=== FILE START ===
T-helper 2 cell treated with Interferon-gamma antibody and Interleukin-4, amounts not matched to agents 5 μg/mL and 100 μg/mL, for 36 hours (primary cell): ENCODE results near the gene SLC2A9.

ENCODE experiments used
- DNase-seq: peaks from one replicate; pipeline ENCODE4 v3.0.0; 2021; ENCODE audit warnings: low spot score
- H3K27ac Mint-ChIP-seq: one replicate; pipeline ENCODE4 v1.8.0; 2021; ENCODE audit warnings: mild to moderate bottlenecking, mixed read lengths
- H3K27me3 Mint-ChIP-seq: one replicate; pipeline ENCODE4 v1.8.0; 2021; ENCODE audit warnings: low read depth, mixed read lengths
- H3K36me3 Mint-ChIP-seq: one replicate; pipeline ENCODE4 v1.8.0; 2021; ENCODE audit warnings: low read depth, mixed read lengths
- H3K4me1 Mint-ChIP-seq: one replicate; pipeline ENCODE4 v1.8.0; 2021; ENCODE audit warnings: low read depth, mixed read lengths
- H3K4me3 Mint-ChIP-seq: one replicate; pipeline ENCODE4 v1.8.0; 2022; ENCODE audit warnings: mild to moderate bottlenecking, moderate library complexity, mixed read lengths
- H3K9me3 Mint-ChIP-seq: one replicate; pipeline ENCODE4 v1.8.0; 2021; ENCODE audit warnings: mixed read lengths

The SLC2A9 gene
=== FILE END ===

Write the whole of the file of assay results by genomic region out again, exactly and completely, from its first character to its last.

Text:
T-helper 2 cell treated with Interferon-gamma antibody and Interleukin-4, amounts not matched to agents 5 μg/mL and 100 μg/mL, for 36 hours (primary cell): ENCODE results near the gene SLC2A9.

ENCODE experiments used
- DNase-seq: peaks from one replicate; pipeline ENCODE4 v3.0.0; 2021; ENCODE audit warnings: low spot score
- H3K27ac Mint-ChIP-seq: one replicate; pipeline ENCODE4 v1.8.0; 2021; ENCODE audit warnings: mild to moderate bottlenecking, mixed read lengths
- H3K27me3 Mint-ChIP-seq: one replicate; pipeline ENCODE4 v1.8.0; 2021; ENCODE audit warnings: low read depth, mixed read lengths
- H3K36me3 Mint-ChIP-seq: one replicate; pipeline ENCODE4 v1.8.0; 2021; ENCODE audit warnings: low read depth, mixed read lengths
- H3K4me1 Mint-ChIP-seq: one replicate; pipeline ENCODE4 v1.8.0; 2021; ENCODE audit warnings: low read depth, mixed read lengths
- H3K4me3 Mint-ChIP-seq: one replicate; pipeline ENCODE4 v1.8.0; 2022; ENCODE audit warnings: mild to moderate bottlenecking, moderate library complexity, mixed read lengths
- H3K9me3 Mint-ChIP-seq: one replicate; pipeline ENCODE4 v1.8.0; 2021; ENCODE audit warnings: mixed read lengths

The SLC2A9 gene